Editor’s Note: This post has first been published on edcetera – straight talk on edtech.
My personal journey in the edtech space, which eventually led me to become an edtech blogger, started with language coaching. I never liked the term “teacher” or “tutor” — for me there are very distinct tactical, motivational, and energizing components to doing it right, similar to what a good football or personal coach does.
Over the years, I have gotten to know a lot of fellow self-employed folks in the language learning space, and it became clear that many (or most) of them are fighting a lost war against decreasing lesson prices and increasing competition from cloud-based services and products. Of course, there are still niches that can’t be served by software or language exchange communities, but those are rare and call for a very specific skill set and quality level.
Let’s face it, language learning is not a desirable pastime for the masses. Most people learn a language because they need to, not because they want to. Therefore their approach is goal-oriented in terms of time and money spent. Personal lessons aren’t performing on both axis; they take more time, are usually hard to fit into a busy schedule, and they tend to be more expensive than a lesson package bought at one of the online providers.
And part of this averseness is probably rooted in bad experiences with language learning in school or college. We all know the conversation: “Ah, yes. I had (French, German, Spanish) for a couple of years in (high school, college, university). Unfortunately, I forgot everything. I just remember (bonjour, guten tag, buenos dias).”
This eventually leads to the general notion that language learning in the classic form is basically useless, and that the money to keep up the language offerings could be spent better elsewhere on campus. Knowing English these days is more than enough anyways, right?
With that in mind, it becomes obvious why language courses in a school, college, or university setting are struggling to attract enough students in order to stay relevant. There might be exceptions for languages like Chinese and Arabic, but all in all, languages have been the stepchild of public education and academia for a long time.
Signs of Decay
Though I urge everyone to learn at least one foreign language, I also believe that modern technology and convenience will eventually kill the classic form of language learning for the mass market. One very recent example of this trend is Rosetta Stone’s new strategy.
What used to be *the* language learning company, famous for airport kiosks, yellow boxes, and packages of CDs, is now evolving into a lean, cloud-based learning company. The emphasis is on the lost word “language.” In the press release about the acquisition of Lexia Learning and a related article in the Wall Street Journal, Rosetta Stone CEO Steve Swad states:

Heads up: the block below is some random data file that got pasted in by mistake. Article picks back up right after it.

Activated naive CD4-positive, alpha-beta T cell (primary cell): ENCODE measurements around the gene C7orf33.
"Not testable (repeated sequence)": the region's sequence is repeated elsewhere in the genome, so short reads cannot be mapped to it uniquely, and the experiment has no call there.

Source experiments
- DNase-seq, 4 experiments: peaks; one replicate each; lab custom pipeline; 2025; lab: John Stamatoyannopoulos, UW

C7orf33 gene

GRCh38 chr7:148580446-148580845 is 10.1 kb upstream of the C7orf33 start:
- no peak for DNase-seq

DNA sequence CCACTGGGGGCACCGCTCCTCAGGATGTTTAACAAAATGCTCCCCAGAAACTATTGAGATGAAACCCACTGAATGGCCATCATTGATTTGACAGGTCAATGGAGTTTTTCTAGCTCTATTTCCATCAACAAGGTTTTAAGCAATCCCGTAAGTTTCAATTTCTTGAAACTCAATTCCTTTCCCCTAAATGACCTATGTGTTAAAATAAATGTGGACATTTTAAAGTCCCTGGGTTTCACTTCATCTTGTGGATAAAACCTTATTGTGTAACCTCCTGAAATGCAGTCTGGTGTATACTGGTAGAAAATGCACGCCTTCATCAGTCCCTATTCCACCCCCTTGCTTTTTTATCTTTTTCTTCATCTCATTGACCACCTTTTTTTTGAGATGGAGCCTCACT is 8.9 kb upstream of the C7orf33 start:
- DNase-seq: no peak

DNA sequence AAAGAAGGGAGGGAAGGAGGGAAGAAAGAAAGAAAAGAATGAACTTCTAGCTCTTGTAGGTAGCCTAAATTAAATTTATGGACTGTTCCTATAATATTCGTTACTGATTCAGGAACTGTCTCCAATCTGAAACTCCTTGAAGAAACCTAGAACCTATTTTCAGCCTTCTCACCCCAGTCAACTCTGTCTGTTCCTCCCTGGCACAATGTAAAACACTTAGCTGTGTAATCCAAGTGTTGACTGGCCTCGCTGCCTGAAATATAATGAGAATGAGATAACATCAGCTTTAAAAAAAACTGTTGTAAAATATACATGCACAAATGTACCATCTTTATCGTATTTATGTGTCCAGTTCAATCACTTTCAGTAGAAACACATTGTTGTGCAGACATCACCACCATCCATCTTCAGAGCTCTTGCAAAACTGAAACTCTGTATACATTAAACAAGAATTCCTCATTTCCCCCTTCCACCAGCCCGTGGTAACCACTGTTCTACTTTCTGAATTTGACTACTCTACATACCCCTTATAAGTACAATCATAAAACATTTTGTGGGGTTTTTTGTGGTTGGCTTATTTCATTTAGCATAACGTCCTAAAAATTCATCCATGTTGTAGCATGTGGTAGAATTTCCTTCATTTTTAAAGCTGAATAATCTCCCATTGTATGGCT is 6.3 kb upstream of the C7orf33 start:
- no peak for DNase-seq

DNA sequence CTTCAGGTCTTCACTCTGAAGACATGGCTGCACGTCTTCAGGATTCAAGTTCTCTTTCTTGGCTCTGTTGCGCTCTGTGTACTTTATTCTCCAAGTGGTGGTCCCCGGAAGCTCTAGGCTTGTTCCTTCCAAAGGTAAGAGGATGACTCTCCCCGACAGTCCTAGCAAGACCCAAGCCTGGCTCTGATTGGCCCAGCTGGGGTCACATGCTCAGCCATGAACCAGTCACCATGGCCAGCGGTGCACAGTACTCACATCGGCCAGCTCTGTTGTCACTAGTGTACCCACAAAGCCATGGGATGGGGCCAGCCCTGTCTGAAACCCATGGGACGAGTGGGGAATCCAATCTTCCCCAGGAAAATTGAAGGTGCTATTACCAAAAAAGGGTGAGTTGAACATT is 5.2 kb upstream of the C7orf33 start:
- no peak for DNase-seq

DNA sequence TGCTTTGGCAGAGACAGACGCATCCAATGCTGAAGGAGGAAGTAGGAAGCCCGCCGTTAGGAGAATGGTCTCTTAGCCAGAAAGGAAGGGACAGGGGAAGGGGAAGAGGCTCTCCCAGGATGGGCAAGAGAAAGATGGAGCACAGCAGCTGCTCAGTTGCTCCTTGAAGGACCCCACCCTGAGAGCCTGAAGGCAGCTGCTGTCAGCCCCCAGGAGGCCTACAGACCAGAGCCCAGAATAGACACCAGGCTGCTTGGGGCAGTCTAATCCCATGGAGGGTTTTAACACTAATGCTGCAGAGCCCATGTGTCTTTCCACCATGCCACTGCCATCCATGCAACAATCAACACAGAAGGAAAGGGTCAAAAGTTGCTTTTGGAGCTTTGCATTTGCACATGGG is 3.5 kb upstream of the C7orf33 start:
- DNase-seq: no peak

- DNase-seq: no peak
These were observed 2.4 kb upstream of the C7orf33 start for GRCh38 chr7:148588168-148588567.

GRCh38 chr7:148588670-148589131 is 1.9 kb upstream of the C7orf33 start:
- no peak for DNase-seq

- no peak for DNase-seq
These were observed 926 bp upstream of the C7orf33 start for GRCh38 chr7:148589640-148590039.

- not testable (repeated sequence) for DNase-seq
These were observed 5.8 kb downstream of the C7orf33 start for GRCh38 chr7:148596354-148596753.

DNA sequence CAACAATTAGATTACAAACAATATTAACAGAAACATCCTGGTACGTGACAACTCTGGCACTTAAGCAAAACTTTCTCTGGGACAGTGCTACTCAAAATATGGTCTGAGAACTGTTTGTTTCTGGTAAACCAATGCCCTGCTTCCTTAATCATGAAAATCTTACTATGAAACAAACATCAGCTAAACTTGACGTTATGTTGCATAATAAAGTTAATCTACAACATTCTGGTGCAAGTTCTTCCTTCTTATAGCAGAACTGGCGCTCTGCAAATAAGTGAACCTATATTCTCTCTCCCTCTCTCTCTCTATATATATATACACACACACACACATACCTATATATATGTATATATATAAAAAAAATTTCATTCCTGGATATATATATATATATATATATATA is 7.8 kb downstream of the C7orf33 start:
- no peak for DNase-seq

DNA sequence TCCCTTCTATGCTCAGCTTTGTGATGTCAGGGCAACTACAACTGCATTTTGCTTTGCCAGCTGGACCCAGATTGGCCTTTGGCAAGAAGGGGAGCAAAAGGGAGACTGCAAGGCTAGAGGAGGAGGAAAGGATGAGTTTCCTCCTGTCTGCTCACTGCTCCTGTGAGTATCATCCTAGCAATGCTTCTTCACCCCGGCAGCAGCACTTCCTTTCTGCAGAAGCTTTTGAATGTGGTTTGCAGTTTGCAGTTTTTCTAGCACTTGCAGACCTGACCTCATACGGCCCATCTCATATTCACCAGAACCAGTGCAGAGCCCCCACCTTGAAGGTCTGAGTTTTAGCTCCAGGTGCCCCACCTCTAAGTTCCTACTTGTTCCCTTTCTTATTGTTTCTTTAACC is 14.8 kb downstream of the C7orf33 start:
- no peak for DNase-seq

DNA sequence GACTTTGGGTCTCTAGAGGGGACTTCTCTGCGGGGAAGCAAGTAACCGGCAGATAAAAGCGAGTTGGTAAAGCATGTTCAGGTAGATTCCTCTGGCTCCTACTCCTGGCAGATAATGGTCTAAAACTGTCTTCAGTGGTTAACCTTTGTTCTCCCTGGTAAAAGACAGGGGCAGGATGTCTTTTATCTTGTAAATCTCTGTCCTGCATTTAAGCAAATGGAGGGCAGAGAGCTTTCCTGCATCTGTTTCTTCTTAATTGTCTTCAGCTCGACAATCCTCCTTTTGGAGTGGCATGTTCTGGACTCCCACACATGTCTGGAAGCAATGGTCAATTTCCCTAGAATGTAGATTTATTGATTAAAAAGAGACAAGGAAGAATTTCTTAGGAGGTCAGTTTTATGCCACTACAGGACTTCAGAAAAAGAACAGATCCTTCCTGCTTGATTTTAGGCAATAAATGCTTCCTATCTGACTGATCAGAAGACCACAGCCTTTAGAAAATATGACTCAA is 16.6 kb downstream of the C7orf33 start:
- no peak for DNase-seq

“This acquisition is another step in the transformation of Rosetta Stone. We’re moving beyond language; we’re leveraging technology; we`re growing our business in new and meaningful ways. And we’re positioning this company to change the face of learning as we know it.”
Interestingly, a survey showed that consumers already think of Rosetta Stone as more than just language learning products, which Swad sees as “brand permission to extend.” But when one of the biggest language learning brands looks for other verticals, it means that language learning itself is not enough anymore; there is no room for growth, and probably even a decline in opportunities to sell premium software products.
Technology, and The Promise of Less Agony and Faster Results
New services like Duolingo are also part of the equation. Not only does Duolingo disrupt the business model of Rosetta Stone (since the product is offered for free), but it also seems to be more efficient than college classes or Rosetta Stone.
According to a study published in January, people who learned with Duolingo only took 34 hours to achieve the same level as someone who took the first semester of Spanish in college. Rosetta Stone learners took an average of 55 to 60 hours.
And now companies from outside of the space, like Google, have also started working on products that are going to further eat away at classic language learning. In one of my early posts for Big Think, I predicted that in the future tourists are going to have shades with built-in translation technology for street signs, menus, etc. Google featured this in one of their promotional videos for Google Glass.
Startups like Babelverse have also created a niche for themselves by offering a personal translator/interpreter via mobile devices. You simply pick the language of the country you’re in, call your interpreter, and then have a conversation with the local. This would be pretty useful at a doctor’s office or pharmacy. Google is currently working on their next version of Instant Translate that is going to automate this service. According to Android VP Hugo Barra, the system is “near perfect” in a controlled environment.
It might sound like sci-fi, but at the current rate, we’re going to have working technologies in our ears and in front of our eyes that will make language learning pretty much irrelevant for most people. Needless to say, this will also change how foreign speaking students and faculty become integrated on campus.